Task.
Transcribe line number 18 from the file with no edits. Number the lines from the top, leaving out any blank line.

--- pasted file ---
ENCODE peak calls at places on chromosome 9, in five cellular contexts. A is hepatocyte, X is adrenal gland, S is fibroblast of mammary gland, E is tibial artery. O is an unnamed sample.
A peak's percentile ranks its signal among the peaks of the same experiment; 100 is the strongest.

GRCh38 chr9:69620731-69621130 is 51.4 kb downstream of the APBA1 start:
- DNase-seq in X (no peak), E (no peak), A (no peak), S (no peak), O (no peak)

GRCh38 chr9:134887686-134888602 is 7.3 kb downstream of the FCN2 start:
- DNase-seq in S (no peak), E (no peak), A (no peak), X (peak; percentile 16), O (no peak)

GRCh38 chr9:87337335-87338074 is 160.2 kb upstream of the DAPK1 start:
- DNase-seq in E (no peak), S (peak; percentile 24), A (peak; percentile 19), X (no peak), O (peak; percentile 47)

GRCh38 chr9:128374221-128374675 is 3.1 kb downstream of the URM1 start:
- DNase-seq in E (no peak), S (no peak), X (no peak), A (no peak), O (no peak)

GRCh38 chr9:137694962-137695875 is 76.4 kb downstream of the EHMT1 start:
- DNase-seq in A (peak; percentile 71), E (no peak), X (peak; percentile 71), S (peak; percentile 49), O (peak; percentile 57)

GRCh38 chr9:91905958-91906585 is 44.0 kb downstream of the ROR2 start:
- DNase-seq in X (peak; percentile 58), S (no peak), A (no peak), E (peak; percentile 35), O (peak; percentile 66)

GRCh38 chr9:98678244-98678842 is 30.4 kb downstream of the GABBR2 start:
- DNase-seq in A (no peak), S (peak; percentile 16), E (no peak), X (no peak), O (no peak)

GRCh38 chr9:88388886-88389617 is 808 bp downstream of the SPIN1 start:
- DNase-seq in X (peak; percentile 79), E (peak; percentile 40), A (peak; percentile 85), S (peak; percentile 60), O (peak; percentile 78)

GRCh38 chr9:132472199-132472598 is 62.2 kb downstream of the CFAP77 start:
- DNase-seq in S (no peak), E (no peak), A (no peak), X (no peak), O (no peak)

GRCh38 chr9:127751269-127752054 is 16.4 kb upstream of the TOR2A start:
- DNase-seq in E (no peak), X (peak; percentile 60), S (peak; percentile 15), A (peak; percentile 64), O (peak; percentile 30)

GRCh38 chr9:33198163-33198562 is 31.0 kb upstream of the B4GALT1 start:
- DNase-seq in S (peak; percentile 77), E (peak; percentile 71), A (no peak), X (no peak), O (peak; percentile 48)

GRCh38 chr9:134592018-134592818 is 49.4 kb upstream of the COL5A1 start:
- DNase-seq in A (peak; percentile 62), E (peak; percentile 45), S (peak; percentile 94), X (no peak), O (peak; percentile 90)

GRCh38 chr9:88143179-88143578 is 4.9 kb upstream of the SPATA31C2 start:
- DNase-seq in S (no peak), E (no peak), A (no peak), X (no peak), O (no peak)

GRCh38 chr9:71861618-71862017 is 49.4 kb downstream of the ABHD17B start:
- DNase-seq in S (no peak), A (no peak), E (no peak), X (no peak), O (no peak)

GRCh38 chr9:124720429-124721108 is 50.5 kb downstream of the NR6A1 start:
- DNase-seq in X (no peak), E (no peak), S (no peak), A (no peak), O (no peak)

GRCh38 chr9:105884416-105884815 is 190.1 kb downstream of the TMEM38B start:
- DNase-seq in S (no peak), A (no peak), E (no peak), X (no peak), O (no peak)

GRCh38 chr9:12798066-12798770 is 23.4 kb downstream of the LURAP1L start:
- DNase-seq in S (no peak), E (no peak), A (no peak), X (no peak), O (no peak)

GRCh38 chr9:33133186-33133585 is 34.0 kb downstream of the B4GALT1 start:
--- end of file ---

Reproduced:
- DNase-seq in X (peak; percentile 79), E (peak; percentile 40), A (peak; percentile 85), S (peak; percentile 60), O (peak; percentile 78)